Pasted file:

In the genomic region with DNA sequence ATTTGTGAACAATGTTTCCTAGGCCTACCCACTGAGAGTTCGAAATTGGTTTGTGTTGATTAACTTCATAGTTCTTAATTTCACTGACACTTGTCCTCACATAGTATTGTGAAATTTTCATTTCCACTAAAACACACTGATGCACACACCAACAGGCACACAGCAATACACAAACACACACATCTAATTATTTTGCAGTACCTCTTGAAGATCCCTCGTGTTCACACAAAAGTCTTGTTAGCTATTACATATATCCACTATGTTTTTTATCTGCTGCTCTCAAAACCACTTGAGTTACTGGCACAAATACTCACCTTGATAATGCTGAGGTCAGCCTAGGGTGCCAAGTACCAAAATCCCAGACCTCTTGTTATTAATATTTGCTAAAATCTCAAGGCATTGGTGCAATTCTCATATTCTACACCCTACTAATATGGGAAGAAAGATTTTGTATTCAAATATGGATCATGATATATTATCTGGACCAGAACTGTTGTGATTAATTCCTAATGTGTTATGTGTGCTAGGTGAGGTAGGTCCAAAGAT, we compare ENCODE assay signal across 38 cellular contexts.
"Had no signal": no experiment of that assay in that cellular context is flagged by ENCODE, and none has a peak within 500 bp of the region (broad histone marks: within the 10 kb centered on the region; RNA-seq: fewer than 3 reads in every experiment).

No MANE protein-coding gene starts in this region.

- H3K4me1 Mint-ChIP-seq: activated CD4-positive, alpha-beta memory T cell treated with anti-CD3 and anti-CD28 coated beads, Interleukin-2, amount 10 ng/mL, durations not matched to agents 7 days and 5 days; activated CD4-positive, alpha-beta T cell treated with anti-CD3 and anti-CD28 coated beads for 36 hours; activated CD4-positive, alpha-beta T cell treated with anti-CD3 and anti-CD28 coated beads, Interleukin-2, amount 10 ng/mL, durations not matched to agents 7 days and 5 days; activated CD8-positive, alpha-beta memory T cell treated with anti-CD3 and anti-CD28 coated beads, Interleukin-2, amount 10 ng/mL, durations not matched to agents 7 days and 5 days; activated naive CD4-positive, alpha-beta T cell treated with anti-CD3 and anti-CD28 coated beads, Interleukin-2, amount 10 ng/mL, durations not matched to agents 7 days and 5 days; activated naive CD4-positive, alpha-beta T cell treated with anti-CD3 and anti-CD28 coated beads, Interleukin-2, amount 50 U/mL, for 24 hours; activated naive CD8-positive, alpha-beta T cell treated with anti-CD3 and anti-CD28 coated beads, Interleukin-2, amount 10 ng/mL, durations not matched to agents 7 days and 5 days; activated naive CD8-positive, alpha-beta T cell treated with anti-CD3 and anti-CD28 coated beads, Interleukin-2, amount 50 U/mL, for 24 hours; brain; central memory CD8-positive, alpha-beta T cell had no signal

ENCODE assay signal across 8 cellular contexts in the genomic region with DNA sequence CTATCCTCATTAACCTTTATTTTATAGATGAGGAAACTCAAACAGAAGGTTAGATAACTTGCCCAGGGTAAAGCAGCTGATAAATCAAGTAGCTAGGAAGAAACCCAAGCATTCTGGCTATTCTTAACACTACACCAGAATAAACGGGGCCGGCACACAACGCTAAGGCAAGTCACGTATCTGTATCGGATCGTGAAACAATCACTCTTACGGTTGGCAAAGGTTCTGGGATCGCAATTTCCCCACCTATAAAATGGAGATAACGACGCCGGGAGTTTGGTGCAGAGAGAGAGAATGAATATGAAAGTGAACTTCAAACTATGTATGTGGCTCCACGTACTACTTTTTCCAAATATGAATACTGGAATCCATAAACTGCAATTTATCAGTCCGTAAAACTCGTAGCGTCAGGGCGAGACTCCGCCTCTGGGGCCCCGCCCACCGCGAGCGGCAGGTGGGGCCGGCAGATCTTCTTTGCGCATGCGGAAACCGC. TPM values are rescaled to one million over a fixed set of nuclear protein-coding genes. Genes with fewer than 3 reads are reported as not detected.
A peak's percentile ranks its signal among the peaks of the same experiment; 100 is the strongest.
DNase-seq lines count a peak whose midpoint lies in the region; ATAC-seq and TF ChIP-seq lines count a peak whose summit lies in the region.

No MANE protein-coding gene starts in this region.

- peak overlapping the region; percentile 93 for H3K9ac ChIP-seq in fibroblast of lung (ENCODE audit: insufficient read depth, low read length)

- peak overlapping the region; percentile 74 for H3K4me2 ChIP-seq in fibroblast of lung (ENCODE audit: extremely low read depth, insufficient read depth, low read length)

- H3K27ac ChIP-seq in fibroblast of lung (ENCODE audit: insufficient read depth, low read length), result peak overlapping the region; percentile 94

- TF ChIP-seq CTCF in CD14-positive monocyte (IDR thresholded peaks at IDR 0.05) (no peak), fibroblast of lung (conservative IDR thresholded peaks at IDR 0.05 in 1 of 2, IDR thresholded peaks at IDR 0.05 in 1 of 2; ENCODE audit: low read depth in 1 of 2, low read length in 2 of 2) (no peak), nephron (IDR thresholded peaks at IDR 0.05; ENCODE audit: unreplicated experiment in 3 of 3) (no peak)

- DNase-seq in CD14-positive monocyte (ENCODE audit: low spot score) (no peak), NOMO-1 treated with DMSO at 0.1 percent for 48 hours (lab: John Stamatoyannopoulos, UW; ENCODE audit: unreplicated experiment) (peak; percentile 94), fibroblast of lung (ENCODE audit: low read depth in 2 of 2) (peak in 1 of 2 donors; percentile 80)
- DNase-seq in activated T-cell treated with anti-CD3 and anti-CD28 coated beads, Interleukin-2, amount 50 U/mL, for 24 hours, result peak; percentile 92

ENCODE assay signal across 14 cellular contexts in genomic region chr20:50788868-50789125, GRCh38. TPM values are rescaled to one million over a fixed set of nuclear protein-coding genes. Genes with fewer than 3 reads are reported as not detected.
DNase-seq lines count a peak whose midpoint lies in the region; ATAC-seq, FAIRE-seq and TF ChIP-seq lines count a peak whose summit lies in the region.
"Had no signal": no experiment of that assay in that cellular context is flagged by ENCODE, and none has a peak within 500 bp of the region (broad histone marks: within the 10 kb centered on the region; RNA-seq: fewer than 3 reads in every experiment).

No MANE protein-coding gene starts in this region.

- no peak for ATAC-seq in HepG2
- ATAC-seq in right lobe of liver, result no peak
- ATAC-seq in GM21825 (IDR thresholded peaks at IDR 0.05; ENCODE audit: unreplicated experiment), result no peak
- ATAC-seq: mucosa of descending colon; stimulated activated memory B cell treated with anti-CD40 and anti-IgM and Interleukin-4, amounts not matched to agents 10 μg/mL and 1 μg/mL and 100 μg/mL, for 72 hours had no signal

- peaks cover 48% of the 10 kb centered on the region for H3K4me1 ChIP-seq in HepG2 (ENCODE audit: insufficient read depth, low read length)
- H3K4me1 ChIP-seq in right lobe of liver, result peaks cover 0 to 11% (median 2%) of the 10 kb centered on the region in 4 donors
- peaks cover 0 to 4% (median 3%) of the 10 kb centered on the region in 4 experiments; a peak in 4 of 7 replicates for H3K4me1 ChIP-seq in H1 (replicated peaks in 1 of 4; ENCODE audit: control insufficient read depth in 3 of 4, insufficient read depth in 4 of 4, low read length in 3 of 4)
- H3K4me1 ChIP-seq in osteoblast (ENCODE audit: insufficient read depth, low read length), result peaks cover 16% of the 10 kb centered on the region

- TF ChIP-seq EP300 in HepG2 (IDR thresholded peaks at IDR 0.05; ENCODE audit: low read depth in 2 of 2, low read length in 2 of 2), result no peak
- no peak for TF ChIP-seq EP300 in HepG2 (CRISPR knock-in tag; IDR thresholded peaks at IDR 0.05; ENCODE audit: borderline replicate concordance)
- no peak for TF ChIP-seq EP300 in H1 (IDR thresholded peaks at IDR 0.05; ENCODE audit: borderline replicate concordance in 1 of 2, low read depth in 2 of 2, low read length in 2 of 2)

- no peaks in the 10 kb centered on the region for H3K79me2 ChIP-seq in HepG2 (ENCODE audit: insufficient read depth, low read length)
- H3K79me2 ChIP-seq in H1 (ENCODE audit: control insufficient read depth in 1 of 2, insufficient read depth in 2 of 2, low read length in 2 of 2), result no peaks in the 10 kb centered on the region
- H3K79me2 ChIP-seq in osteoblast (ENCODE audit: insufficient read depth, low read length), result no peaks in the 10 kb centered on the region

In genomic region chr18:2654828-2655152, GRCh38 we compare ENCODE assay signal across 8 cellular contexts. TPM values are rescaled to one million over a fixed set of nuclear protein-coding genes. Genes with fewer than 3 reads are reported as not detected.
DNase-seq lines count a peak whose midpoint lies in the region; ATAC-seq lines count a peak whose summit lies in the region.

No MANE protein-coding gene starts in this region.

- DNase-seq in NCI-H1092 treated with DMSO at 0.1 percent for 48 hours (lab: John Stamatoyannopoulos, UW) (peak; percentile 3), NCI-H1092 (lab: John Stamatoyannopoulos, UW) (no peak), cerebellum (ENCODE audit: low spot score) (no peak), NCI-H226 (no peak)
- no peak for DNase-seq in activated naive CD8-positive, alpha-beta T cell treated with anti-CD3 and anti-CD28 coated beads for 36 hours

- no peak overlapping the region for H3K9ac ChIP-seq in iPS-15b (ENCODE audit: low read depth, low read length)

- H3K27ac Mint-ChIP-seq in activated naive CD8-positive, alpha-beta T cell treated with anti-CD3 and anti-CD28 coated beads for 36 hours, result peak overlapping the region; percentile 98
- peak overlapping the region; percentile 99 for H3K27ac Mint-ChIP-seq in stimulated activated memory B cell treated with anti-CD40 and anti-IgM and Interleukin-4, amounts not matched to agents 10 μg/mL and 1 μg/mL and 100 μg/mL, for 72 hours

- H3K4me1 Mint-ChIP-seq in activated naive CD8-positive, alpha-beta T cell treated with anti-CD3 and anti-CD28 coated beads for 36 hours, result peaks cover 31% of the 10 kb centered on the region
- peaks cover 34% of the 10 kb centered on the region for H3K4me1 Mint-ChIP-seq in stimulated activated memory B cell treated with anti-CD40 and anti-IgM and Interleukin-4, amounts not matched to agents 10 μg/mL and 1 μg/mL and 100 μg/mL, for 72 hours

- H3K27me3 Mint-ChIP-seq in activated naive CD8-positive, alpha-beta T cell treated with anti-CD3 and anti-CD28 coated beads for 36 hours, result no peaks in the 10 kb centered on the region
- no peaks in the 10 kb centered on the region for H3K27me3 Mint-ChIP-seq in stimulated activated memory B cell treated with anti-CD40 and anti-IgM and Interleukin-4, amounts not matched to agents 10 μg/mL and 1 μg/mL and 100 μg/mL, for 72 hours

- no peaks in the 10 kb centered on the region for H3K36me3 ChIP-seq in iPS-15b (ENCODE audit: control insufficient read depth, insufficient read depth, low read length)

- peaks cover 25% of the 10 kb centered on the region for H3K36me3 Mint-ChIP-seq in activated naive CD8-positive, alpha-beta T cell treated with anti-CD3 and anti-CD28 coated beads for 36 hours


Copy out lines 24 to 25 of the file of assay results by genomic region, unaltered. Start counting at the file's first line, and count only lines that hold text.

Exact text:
- H3K4me1 ChIP-seq in right lobe of liver, result peaks cover 0 to 11% (median 2%) of the 10 kb centered on the region in 4 donors
- peaks cover 0 to 4% (median 3%) of the 10 kb centered on the region in 4 experiments; a peak in 4 of 7 replicates for H3K4me1 ChIP-seq in H1 (replicated peaks in 1 of 4; ENCODE audit: control insufficient read depth in 3 of 4, insufficient read depth in 4 of 4, low read length in 3 of 4)